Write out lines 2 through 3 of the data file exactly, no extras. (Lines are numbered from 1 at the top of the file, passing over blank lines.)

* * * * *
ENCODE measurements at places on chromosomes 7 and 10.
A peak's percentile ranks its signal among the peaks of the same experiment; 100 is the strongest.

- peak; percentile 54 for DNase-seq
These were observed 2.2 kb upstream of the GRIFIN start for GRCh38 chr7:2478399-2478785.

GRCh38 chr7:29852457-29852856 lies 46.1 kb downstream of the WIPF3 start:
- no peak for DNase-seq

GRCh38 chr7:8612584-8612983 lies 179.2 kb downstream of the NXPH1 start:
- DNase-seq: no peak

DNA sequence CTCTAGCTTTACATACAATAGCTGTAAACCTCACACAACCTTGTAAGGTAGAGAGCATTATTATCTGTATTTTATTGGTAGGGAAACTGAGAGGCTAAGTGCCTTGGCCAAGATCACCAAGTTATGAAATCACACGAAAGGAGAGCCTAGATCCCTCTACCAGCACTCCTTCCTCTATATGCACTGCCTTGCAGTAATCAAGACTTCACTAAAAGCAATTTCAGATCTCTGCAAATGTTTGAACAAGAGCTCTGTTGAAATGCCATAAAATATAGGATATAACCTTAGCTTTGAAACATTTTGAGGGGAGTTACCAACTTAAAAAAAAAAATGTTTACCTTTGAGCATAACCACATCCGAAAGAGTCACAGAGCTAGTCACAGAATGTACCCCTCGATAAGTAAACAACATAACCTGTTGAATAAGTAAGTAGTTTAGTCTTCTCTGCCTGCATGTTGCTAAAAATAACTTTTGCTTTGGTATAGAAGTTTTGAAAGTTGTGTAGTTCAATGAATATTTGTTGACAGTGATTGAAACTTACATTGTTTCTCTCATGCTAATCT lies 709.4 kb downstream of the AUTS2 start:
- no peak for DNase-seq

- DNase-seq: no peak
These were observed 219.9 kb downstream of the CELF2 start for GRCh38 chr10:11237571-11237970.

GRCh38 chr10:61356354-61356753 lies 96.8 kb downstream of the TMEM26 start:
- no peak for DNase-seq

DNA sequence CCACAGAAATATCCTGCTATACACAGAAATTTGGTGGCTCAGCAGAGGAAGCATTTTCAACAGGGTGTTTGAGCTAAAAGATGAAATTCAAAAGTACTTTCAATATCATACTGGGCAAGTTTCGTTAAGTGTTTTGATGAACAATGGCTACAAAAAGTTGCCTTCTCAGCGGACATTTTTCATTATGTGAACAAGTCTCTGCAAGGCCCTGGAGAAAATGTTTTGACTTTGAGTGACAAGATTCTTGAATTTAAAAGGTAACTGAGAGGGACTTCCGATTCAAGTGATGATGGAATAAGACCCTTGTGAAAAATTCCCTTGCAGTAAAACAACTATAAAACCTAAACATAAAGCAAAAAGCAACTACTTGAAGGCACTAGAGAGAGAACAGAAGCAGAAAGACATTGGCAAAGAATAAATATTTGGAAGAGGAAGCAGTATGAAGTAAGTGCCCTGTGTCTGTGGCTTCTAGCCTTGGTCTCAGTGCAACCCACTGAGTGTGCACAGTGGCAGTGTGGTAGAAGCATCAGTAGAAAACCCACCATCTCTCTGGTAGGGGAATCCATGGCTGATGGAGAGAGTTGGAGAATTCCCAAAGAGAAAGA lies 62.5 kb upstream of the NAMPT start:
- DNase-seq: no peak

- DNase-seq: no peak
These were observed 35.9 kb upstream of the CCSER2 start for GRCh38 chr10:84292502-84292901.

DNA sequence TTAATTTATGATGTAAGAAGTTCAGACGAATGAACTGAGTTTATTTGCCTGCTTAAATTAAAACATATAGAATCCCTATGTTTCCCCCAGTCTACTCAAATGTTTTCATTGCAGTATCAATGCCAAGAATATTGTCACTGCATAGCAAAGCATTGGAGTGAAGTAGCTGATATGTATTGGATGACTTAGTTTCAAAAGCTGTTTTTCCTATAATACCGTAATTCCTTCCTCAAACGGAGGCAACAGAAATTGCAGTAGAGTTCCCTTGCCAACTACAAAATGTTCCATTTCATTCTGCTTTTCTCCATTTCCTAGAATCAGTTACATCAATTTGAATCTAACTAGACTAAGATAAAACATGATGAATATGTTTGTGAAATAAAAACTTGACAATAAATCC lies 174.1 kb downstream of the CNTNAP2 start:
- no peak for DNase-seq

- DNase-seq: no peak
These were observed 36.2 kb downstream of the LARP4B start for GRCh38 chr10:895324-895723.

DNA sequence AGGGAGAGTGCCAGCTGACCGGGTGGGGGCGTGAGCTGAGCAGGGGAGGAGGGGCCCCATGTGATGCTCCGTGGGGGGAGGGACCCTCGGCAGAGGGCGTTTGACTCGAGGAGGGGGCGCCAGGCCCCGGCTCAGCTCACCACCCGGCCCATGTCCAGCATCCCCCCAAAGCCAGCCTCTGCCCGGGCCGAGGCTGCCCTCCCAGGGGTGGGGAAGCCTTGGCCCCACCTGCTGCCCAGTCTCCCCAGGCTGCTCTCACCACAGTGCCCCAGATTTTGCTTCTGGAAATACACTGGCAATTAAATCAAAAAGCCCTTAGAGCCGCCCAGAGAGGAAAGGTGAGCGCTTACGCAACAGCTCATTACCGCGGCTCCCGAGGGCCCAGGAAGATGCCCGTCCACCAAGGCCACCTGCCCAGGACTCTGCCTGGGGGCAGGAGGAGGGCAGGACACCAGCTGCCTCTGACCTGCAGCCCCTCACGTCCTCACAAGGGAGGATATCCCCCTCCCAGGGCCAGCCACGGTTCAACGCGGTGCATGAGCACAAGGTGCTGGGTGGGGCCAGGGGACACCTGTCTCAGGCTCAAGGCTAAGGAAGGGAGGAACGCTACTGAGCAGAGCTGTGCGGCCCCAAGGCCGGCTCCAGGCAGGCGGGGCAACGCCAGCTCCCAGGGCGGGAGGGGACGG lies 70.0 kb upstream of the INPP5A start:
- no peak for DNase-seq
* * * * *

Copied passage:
A peak's percentile ranks its signal among the peaks of the same experiment; 100 is the strongest.

- peak; percentile 54 for DNase-seq